Better management of federal government IT assets is where the rubber meets the road

AmericanFlagKeyboard(own)Recently, I’ve had to go through a pain every car owner goes through every 50,000 miles or so—replacing tires. For me, this wasn’t a quick decision. I’m no car expert, so for weeks I’ve been asking myself questions like, is the auto mechanic being honest with me, I wonder how far I can drive before blowing my tires completely, how much tread do I really need to be safe? These questions reminded me of a recent article I read about the federal governments issues with proper IT asset management (ITAM).

The federal government’s lack of visibility into what IT assets they have, where they are, and how they’re preforming has left them asking questions similar to those I had during my recent tire-purchasing extravaganza. The real question – How do I get the most out of my IT investments while avoiding both financial and security risks?

The federal government spends about $70 billion a year on IT purchases.* Managing that kind of investment is a huge undertaking. Unfortunately, over the past several months, the government’s poor management of these IT investments seems to have been dominating the headlines. This has left taxpayers questioning if public funds are being mismanaged.

A recent report, produced by IAITAM, offers further evidence of wasted spending by stating that the Department of Homeland Security alone has saved $181 million in software licensing in one recent year.* This begs the question, how much could other government agencies be saving?

So how exactly did the Department of Homeland Security save on software licensing? Having an accurate picture of what software licenses you have, along with related usage information, provides an opportunity to eliminate overspending on licenses not needed and identify areas where more licenses are needed to avoid audit penalties. Software usage information can also come in handy to understand what software is not being utilized by specific end users for reclamation and reassignment purposes for total license optimization. Further, complete visibility into licenses allows for improved negotiation with software vendors to make sure they aren’t “nickel and diming” you.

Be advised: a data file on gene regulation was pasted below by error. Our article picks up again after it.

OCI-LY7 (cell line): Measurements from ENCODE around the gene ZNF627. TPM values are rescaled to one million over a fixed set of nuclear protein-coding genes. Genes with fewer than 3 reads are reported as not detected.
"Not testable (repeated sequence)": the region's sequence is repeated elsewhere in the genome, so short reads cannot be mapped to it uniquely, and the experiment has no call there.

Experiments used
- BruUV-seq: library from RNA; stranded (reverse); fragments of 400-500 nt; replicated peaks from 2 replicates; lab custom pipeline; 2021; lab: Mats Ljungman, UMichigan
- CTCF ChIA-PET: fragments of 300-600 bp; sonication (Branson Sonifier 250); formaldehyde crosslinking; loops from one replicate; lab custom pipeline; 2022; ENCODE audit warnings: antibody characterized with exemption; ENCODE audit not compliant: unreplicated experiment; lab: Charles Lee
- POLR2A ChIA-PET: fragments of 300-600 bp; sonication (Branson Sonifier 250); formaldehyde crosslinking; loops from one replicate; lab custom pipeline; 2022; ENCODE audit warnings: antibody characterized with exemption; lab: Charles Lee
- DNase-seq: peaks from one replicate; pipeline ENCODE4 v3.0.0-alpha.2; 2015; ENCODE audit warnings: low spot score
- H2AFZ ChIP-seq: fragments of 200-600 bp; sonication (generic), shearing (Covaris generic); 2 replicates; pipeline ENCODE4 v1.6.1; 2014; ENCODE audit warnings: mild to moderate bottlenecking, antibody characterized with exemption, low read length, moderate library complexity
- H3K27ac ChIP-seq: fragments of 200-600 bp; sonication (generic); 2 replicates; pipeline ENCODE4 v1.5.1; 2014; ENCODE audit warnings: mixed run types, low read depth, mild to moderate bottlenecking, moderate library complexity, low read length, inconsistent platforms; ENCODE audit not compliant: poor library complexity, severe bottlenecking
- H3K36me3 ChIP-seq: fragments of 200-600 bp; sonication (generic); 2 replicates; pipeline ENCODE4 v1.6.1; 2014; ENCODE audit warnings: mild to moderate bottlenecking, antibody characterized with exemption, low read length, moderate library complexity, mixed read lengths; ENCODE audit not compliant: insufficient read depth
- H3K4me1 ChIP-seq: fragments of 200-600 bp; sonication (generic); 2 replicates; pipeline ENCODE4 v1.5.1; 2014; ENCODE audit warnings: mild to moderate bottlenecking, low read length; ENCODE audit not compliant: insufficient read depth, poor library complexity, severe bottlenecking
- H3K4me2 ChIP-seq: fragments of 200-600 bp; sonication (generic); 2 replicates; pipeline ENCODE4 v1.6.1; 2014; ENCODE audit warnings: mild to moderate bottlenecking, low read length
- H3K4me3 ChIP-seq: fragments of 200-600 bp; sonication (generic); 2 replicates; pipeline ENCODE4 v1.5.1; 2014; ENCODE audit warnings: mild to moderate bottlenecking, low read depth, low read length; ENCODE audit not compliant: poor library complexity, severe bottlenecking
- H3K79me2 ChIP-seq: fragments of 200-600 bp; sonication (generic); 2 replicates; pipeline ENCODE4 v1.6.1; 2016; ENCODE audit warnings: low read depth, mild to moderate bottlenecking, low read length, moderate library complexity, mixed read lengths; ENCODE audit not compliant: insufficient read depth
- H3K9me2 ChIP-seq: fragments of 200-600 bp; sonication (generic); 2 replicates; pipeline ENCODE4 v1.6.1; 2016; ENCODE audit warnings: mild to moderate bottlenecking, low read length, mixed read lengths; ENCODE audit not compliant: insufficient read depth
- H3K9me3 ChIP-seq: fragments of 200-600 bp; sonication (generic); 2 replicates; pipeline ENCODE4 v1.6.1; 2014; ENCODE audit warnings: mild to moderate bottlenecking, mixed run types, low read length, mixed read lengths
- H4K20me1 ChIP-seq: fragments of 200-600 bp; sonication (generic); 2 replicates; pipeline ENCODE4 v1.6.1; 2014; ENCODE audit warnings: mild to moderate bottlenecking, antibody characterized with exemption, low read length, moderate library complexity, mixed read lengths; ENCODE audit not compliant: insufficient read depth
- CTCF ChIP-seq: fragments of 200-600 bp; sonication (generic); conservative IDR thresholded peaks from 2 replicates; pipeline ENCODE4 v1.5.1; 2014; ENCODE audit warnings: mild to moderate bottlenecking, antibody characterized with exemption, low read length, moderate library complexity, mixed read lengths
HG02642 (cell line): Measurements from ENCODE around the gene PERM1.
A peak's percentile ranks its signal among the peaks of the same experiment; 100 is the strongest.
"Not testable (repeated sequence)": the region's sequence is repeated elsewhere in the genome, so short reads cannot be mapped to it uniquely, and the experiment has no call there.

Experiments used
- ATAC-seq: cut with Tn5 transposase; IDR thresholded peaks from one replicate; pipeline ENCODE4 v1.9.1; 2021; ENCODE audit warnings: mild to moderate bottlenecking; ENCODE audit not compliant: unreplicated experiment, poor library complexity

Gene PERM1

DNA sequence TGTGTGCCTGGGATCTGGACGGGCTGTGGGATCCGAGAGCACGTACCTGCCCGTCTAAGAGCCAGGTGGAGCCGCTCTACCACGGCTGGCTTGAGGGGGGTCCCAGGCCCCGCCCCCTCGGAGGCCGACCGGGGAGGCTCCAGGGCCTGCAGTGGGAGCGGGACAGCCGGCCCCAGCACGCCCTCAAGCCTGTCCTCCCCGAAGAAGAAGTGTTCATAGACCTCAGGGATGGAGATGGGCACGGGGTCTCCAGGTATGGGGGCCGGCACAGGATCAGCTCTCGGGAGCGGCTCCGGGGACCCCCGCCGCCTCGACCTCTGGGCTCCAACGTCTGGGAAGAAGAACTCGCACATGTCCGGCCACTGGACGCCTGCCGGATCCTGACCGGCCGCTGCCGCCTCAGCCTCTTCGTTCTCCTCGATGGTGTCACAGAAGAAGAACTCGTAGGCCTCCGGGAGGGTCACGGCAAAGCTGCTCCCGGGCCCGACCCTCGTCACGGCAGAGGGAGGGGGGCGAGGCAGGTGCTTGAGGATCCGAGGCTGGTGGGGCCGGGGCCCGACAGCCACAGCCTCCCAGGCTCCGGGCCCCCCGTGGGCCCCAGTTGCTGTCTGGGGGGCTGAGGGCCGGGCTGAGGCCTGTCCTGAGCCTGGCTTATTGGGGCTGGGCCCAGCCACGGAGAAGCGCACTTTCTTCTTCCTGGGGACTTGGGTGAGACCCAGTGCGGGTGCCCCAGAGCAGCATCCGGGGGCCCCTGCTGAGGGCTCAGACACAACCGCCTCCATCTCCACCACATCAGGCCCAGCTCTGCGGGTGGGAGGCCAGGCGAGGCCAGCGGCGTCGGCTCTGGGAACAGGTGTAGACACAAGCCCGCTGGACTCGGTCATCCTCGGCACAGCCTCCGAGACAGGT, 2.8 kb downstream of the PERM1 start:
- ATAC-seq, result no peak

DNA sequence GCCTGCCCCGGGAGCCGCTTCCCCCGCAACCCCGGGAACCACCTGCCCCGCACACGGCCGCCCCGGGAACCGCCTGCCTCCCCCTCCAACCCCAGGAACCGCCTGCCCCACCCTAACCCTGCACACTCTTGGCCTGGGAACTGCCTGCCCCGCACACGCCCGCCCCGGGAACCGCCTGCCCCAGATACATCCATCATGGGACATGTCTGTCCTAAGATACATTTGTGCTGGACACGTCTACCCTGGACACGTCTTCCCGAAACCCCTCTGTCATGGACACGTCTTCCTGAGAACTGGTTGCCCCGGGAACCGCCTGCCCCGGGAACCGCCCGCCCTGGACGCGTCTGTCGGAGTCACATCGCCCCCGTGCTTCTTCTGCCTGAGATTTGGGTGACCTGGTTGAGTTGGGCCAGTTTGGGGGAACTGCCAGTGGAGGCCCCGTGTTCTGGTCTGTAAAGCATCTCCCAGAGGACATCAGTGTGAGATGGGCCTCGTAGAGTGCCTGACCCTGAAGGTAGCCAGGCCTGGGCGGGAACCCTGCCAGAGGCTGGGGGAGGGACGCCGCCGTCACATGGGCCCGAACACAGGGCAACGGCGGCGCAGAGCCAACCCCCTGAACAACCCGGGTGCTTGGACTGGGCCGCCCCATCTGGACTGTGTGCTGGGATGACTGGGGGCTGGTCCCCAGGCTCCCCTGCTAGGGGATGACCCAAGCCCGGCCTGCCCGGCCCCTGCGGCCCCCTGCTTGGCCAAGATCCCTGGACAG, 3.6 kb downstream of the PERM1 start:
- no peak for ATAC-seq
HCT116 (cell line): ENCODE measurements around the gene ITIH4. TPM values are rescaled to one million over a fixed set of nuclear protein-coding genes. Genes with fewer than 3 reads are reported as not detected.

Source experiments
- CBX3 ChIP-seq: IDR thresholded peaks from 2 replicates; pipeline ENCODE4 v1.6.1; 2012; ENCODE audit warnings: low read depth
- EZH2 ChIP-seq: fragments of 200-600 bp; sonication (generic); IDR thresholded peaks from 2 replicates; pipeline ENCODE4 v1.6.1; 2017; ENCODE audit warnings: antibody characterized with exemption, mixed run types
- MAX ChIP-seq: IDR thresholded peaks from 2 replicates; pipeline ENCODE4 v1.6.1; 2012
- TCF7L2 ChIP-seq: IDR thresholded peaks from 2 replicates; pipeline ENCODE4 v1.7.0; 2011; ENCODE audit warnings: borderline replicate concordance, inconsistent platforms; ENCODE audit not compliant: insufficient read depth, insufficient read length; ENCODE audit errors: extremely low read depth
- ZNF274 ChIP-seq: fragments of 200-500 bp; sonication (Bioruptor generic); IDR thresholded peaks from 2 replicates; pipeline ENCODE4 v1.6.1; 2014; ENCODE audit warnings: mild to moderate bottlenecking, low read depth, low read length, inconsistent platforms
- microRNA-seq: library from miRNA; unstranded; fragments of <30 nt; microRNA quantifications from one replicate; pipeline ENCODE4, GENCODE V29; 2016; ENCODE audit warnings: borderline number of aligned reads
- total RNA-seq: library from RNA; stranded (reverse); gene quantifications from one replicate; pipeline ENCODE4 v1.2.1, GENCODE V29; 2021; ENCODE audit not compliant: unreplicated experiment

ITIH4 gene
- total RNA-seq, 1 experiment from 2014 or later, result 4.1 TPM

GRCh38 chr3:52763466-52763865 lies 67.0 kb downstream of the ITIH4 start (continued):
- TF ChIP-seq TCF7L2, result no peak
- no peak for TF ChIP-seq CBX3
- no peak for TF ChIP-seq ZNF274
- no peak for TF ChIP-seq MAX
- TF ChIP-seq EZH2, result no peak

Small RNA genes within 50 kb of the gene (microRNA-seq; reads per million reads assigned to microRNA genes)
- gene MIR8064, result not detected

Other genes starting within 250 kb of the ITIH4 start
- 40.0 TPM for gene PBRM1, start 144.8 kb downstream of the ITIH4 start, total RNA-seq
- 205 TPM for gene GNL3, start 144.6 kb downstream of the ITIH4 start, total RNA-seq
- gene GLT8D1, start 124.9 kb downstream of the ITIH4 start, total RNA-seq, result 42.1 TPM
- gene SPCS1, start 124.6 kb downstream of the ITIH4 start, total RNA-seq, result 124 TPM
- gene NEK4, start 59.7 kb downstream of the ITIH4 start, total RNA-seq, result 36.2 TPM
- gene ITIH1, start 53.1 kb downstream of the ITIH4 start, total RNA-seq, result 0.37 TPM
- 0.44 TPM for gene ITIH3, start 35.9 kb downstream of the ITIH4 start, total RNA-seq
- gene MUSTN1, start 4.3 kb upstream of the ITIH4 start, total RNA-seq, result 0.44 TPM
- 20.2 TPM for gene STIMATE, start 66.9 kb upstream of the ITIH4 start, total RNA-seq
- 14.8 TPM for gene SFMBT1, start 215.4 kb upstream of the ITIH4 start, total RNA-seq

Security is another real threat to the federal government when IT assets are not managed properly. Lost or stolen hardware, unauthorized system use, mishandling hardware disposal and even mismanagement of off-boarding employees can lead to security breaches. For example, if an employee leaves for whatever reason, their hardware needs to be recovered, along with the software licenses, rights and privileges to systems and accounts payable.

Better control of IT asset inventory, software licensing, usage information, and more reduces the risk of federal government IT failures. Spending more money without proper ITAM controls in place is a prescription for more breaches created by outdated and or unpatched software.

Much like my recent tire purchase, IT asset management (ITAM), is a quest to get the most out of your investments. Tracking what you have, where it is, and how it’s performing is critical to avoid overspending and securing your IT assets. It also ensures you are arming your workforce with the right tools to get their jobs done. It has been estimated that more than $1 billion could be saved in information technology and telecommunications, per year, across the federal government if best practices were applied.** So the question still lingers, why are we not doing more to track maintain and secure our countries IT assets?

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